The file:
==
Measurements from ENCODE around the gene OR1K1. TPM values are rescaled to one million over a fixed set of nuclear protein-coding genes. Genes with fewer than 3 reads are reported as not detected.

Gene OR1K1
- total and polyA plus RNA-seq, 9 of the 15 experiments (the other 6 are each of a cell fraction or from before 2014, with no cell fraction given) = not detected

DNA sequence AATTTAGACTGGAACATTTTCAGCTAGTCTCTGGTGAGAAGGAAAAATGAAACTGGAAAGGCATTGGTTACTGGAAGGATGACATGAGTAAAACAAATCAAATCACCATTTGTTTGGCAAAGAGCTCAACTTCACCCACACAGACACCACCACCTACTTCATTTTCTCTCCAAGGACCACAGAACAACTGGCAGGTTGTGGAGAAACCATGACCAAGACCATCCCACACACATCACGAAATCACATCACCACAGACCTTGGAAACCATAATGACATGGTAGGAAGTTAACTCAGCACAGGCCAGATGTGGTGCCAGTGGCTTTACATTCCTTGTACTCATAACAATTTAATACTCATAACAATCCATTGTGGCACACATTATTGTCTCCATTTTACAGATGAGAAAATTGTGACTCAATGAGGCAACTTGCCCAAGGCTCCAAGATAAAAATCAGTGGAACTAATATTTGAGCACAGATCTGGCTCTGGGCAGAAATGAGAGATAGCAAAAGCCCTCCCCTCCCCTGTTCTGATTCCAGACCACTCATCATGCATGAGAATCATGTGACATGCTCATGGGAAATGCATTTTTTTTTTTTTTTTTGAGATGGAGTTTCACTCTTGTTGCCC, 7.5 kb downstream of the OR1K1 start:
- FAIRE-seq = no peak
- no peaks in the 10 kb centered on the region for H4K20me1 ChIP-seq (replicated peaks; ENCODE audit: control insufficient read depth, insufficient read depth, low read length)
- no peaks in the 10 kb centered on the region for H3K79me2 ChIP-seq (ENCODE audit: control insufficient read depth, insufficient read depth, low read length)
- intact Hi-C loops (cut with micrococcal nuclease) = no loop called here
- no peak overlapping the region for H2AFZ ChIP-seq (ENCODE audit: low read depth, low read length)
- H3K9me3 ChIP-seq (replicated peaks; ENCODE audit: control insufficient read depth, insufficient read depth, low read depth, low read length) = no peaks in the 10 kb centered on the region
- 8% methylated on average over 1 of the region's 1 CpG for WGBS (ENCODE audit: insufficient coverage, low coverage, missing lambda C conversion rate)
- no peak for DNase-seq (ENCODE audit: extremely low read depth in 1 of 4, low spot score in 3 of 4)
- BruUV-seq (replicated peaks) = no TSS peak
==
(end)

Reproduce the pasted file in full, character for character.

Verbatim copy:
Measurements from ENCODE around the gene OR1K1. TPM values are rescaled to one million over a fixed set of nuclear protein-coding genes. Genes with fewer than 3 reads are reported as not detected.

Gene OR1K1
- total and polyA plus RNA-seq, 9 of the 15 experiments (the other 6 are each of a cell fraction or from before 2014, with no cell fraction given) = not detected

DNA sequence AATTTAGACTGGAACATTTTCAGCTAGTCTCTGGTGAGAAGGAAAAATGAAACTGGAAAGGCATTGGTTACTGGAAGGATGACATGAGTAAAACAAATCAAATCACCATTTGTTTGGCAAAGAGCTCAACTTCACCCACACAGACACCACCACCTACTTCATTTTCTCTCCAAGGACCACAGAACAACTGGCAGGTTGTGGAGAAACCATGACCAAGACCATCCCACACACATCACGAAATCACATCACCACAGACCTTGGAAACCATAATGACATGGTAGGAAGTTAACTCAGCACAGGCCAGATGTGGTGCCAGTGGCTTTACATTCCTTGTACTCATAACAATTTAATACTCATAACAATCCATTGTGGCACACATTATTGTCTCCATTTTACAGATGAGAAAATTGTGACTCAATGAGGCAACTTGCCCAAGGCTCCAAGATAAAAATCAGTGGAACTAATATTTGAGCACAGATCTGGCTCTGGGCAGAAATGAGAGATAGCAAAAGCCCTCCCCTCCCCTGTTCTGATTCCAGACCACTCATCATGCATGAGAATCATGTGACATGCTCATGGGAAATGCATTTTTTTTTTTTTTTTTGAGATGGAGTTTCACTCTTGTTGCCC, 7.5 kb downstream of the OR1K1 start:
- FAIRE-seq = no peak
- no peaks in the 10 kb centered on the region for H4K20me1 ChIP-seq (replicated peaks; ENCODE audit: control insufficient read depth, insufficient read depth, low read length)
- no peaks in the 10 kb centered on the region for H3K79me2 ChIP-seq (ENCODE audit: control insufficient read depth, insufficient read depth, low read length)
- intact Hi-C loops (cut with micrococcal nuclease) = no loop called here
- no peak overlapping the region for H2AFZ ChIP-seq (ENCODE audit: low read depth, low read length)
- H3K9me3 ChIP-seq (replicated peaks; ENCODE audit: control insufficient read depth, insufficient read depth, low read depth, low read length) = no peaks in the 10 kb centered on the region
- 8% methylated on average over 1 of the region's 1 CpG for WGBS (ENCODE audit: insufficient coverage, low coverage, missing lambda C conversion rate)
- no peak for DNase-seq (ENCODE audit: extremely low read depth in 1 of 4, low spot score in 3 of 4)
- BruUV-seq (replicated peaks) = no TSS peak